What should I watch for?
Tell your doctor or healthcare professional if your symptoms do not start to get better or if they get worse. Visit your doctor or health care professional for regular checks on your progress. Do not stop this medicine suddenly. Ask your doctor or health care professional for advice about gradually reducing your dose.
You may get drowsy, dizzy, or have blurred vision. Do not drive, use machinery, work in high places, or do anything that needs mental alertness until you know how this medicine affects you. Do not stand or sit up quickly, especially if you are an older patient. This reduces the risk of dizzy or fainting spells. Alcohol may increase dizziness or drowsiness. Talk to your doctor before drinking alcoholic beverages while taking this medicine. It is possible to suddenly fall asleep or suddenly feel like falling asleep during usual activities of daily living (e.g., cooking, driving a car, talking on the phone, eating, working) while you are taking this medicine. This may result in having accidents, which can be severe. Your chances of falling asleep while doing normal activities and taking this medicine are greater if you take other medicines that cause drowsiness. If you find that you suddenly fall asleep or suddenly feel like falling asleep during usual daily activities, you should not drive or participate in potentially dangerous activities and you should contact your doctor right away. You should not drive, operate machinery, or work at heights during treatment with this medicine if you have ever experienced severe drowsiness and/or have fallen asleep without warning before using this medicine.
While taking this medicine, you may feel increased sexual urges, or other strong urges to gamble, spend money, or binge eat, and be unable to control these urges. If you or your family notice these or other strong urges while you are taking this medicine, you should report this to your health care provider as soon as possible.
Foods that contain very high amounts of tyramine, such as aged, fermented, cured, smoked and pickled foods, should be avoided while taking this medicine. The combination may cause a dangerous rise in blood pressure. Ask your doctor or health care professional, pharmacist, or nutritionist for a complete listing of foods and beverages that are high in tyramine. If you consume a food or beverage very rich in tyramine and do not feel well soon after eating, contact your health care provider.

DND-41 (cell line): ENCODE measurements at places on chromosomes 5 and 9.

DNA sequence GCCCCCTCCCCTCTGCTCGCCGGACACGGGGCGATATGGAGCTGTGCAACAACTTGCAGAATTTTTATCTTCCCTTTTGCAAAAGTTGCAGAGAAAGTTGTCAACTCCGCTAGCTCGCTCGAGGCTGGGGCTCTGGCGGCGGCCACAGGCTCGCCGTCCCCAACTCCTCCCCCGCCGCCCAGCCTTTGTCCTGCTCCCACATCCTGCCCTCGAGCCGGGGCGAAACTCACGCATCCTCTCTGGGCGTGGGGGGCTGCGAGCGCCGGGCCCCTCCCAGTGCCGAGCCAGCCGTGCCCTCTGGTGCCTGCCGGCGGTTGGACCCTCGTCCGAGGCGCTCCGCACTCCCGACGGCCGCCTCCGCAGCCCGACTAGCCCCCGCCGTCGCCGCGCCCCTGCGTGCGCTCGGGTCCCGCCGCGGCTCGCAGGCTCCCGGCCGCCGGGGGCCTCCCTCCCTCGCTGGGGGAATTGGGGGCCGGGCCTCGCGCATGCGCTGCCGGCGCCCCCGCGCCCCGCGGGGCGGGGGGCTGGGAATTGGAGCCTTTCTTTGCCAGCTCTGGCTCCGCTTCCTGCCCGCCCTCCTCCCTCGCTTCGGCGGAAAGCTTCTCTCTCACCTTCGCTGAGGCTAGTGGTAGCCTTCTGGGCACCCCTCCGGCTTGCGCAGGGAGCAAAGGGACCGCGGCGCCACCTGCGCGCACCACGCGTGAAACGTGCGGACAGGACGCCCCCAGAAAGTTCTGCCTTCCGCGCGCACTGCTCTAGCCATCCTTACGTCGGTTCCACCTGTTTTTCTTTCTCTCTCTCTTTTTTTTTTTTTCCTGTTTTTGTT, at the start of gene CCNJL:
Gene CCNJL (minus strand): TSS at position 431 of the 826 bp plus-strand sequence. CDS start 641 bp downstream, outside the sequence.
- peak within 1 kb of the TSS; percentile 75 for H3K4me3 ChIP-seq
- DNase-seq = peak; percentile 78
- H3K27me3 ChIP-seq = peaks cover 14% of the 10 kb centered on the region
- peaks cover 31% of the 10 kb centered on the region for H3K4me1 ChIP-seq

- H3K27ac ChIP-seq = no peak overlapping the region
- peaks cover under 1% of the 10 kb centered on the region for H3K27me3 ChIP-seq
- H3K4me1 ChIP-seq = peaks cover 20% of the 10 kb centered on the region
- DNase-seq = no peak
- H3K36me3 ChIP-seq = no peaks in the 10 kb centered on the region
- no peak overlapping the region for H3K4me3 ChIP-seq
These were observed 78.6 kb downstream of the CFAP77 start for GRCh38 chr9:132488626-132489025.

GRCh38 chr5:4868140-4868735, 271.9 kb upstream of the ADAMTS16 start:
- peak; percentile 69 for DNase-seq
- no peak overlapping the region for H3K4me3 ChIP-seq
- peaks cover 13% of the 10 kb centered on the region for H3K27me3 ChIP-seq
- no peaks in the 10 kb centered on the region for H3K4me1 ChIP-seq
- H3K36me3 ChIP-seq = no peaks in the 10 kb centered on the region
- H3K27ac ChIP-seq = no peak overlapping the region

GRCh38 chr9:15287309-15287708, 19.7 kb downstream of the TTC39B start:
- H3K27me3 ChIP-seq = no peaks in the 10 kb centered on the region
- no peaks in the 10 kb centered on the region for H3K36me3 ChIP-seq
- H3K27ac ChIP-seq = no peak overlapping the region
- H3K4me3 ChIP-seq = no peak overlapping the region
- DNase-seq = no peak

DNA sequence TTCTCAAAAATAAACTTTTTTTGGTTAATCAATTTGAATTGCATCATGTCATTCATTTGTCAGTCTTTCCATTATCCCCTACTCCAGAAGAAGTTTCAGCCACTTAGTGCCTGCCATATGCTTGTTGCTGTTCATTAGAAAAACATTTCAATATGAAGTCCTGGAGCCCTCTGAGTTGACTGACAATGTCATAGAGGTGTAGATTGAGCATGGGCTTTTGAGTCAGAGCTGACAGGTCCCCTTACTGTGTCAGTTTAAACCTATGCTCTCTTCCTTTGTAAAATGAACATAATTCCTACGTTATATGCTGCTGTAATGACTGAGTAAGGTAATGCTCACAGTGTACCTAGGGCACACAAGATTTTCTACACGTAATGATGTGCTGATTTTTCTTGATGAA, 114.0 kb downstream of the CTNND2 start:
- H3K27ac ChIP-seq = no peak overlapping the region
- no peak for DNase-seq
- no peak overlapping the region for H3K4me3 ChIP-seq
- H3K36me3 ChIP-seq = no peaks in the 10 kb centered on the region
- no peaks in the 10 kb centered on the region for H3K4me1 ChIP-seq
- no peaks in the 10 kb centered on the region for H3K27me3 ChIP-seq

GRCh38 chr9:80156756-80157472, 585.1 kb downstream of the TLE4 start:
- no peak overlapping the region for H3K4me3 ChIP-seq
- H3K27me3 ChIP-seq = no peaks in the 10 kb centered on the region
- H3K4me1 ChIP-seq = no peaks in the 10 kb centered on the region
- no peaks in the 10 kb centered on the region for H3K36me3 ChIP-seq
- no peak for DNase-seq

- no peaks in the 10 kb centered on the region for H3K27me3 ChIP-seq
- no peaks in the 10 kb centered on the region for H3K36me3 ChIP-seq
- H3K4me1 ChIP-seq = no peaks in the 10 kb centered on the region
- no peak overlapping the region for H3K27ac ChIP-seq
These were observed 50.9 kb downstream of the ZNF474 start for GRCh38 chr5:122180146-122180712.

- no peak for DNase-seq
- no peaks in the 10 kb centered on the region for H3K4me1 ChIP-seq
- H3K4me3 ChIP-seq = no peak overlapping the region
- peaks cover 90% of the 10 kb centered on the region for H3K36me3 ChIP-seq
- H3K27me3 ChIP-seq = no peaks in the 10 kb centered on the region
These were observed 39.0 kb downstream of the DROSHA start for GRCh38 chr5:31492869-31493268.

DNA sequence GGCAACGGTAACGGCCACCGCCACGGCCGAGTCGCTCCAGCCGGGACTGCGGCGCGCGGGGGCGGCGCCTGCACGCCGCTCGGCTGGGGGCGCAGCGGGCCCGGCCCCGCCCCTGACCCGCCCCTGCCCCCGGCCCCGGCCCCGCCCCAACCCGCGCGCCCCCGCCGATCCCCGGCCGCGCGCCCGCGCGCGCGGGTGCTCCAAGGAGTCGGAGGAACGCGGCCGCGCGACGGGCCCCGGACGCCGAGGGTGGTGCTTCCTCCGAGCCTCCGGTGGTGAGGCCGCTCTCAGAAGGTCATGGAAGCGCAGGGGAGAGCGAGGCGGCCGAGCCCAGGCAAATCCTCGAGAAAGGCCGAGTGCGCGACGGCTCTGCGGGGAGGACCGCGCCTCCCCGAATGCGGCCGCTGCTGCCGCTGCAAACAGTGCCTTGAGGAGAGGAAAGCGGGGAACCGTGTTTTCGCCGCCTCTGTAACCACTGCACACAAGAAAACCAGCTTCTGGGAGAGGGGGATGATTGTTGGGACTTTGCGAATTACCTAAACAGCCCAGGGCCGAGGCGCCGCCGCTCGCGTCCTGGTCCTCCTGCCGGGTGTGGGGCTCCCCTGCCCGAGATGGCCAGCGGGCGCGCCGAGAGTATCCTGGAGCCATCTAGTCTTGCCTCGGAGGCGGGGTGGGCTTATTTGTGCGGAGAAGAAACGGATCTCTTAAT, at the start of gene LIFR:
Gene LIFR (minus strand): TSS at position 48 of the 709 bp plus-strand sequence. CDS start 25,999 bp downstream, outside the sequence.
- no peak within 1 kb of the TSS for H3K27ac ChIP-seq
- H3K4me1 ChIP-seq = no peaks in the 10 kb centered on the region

Some medicines may interact with this medicine and could cause adverse effects. Talk to your doctor if you are taking or planning to take any over-the-counter drugs, especially cough remedies or decongestants, including nasal sprays or eye drops. This medicine may also interact with antidepressants and certain medicines for pain. Contact your health care provider before taking new medications including antidepressants, pain medicines, or prescription or over-the-counter medicines for congestion, cough, colds, or allergies.
If you are scheduled for any medical or dental procedure, tell your healthcare provider that you are taking this medicine. This medicine can interact with other medicines used during surgery.
Common and Rare Side Effects
Along with its needed effects, a medicine may cause some unwanted effects. Although not all of these side effects may occur, if they do occur they may need medical attention.
Check with your doctor immediately if any of the following side effects occur:
Abdominal or stomach pain
arm, back, or jaw pain
black, tarry stools
chest pain or discomfort
chest tightness or heaviness
fast or irregular heartbeat
loss of appetite
painful or difficult urination
persistent, non-healing sore
pink growth on the skin
puffiness or swelling of the eyelids or around the eyes
reddish patch or irritated area
redness, blistering, peeling, or loosening of the skin
seeing, hearing, or feeling things that are not there
sores, ulcers, or white spots on lips or in mouth
tests that show problems with the liver
tightness in the chest
unusual bleeding or bruising
unusual tiredness or weakness
white, yellow or waxy scar-like area
Some side effects may occur that usually do not need medical attention. These side effects may go away during treatment as your body adjusts to the medicine. Also, your health care professional may be able to tell you about ways to prevent or reduce some of these side effects. Check with your health care professional if any of the following side effects continue or are bothersome or if you have any questions about them:
Acid or sour stomach
difficulty with moving
muscle pain or stiffness
pain in the joints
stomach discomfort or upset
burning, crawling, itching, numbness, prickling, "pins and needles" or tingling feelings
burning, dry, or itching eyes
decreased interest in sexual intercourse
difficulty with moving
feeling of constant movement of self or surroundings
feeling sad or empty
general feeling of discomfort or illness
inability to have or keep an erection
lack of appetite
large, flat, blue or purplish patches in the skin
loss in sexual ability, desire, drive, or performance
loss of interest or pleasure
redness, pain, swelling of the eye, eyelid, or inner lining of the eyelid
sensation of spinning
swelling or redness in the joints
thinning of the hair
Other side effects not listed may also occur in some patients. If you notice any other effects, check with your healthcare professional.
Call your doctor for medical advice about side effects. You may report side effects to the FDA at 1-800-FDA-1088.